21 Pharming and the CCC Computer related fraud (Art. 8) committed by way of “interfering with the functioning of a computer system“ Illegal Access (Art. 2) accessing on-line bank accounts Infringement of copyright and related rights (Art. 10) creating bogus websites that resemble the original ones

22 Identity Theft and Assumption Deterrence Act 18 U.S.C. §1028 Makes identity theft a crime. October 1998 Punishes whoever: “knowingly transfers or uses, without lawful authority, a means of identification of another person with the intent to commit, or to aid or abet, any unlawful activity that constitutes a violation of federal law, or that constitutes a felony under any applicable state or local law.” Name or SSN is considered a “means of identification.” So is a credit card number, cellular telephone electronic serial number or any other piece of information that may be used alone or in conjunction with other information to identify a specific individual.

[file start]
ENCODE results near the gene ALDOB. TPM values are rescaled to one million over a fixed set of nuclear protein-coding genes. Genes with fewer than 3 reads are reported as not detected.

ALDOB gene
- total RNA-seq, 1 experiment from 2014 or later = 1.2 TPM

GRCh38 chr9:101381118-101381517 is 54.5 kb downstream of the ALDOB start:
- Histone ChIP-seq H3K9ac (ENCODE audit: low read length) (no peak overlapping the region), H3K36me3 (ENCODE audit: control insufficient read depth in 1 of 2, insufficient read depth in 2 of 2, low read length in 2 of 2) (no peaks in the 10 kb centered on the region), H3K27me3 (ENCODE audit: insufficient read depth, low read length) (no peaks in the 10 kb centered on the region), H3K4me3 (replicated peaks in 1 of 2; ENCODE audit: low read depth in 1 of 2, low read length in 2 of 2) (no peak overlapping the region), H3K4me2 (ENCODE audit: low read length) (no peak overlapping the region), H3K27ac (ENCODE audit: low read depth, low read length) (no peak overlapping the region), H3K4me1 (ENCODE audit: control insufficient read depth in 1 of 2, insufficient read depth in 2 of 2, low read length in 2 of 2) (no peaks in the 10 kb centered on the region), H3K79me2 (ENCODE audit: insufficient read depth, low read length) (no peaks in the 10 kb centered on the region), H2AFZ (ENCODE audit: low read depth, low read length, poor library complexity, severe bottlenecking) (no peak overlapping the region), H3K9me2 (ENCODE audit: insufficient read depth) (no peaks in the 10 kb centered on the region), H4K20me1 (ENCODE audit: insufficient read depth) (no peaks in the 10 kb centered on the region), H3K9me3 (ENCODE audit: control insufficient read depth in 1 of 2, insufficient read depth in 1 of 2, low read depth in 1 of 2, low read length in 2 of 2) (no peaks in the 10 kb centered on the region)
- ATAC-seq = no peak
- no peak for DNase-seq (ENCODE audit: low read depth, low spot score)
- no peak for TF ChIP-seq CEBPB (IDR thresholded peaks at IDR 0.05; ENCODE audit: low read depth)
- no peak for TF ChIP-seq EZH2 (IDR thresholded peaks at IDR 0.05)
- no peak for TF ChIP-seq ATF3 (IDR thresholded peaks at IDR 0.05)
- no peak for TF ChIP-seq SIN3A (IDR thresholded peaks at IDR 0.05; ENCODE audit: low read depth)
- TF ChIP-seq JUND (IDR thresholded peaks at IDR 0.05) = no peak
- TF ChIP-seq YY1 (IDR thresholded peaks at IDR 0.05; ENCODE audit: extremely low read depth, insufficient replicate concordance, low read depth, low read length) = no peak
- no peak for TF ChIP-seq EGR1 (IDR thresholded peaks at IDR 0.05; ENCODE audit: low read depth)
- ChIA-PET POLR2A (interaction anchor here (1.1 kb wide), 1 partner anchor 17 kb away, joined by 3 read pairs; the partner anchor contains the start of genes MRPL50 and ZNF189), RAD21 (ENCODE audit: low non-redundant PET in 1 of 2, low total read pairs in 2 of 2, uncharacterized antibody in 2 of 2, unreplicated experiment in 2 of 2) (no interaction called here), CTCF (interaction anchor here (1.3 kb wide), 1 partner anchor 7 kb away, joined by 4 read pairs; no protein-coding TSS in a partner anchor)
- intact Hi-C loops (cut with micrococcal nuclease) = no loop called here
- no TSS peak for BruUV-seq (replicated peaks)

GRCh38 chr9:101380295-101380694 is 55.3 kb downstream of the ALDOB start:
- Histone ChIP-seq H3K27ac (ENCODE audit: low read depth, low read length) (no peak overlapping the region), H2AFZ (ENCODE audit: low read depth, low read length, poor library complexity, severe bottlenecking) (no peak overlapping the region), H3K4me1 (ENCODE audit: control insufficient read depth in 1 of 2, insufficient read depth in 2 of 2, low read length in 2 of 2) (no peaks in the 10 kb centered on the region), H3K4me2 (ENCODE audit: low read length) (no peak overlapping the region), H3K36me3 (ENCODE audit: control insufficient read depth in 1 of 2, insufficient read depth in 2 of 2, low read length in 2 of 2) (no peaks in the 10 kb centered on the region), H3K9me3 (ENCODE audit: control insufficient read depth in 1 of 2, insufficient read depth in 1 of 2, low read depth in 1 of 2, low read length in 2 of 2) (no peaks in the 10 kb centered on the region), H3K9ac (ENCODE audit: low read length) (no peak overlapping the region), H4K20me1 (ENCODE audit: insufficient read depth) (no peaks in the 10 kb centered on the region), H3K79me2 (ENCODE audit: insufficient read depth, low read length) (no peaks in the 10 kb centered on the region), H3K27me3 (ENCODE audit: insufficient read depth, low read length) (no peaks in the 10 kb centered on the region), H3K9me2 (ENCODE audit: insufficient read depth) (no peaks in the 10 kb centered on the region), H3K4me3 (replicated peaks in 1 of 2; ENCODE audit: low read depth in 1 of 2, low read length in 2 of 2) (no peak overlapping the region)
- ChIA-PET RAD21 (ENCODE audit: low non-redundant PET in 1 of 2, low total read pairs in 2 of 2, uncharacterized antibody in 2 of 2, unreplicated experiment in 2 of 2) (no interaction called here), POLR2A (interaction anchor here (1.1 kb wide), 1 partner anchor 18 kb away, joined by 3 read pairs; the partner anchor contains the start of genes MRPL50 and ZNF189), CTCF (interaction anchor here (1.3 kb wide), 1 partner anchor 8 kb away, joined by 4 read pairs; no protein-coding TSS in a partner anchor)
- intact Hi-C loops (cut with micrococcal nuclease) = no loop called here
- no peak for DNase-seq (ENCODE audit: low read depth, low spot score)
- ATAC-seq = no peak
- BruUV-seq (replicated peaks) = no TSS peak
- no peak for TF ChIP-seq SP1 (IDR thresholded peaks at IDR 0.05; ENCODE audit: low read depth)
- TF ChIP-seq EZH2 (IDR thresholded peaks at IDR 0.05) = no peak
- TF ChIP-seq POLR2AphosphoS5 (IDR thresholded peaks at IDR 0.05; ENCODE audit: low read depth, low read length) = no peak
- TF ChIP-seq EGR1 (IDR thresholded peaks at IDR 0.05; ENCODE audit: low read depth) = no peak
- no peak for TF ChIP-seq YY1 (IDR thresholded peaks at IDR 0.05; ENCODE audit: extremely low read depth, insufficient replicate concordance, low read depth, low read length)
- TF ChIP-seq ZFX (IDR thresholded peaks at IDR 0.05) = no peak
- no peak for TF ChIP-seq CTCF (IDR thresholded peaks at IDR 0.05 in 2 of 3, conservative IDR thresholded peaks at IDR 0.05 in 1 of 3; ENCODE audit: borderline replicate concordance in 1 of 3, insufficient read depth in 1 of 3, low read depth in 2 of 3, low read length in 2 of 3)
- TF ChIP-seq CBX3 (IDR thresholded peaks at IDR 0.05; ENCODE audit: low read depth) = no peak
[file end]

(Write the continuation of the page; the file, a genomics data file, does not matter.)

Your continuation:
23 Caution Beware of unintended consequences… – shouldn’t criminalize socially accepted uses of alternative identities pseudonyms (eg, online privacy protection) kids’ use of adult ID to get cigarettes or booze investigative journalism/public interest research – mere possession is not enough eroding the presumption of innocence – how much uncaptured crime = acceptable cost of protecting innocent individuals from prosecution? – “knowingly and with intent to defraud…”


25 Red Flag Rules Go into effect November 1, 2008, The regulations apply to banks -- but also apply to any financial institution or creditor that holds a covered transaction account -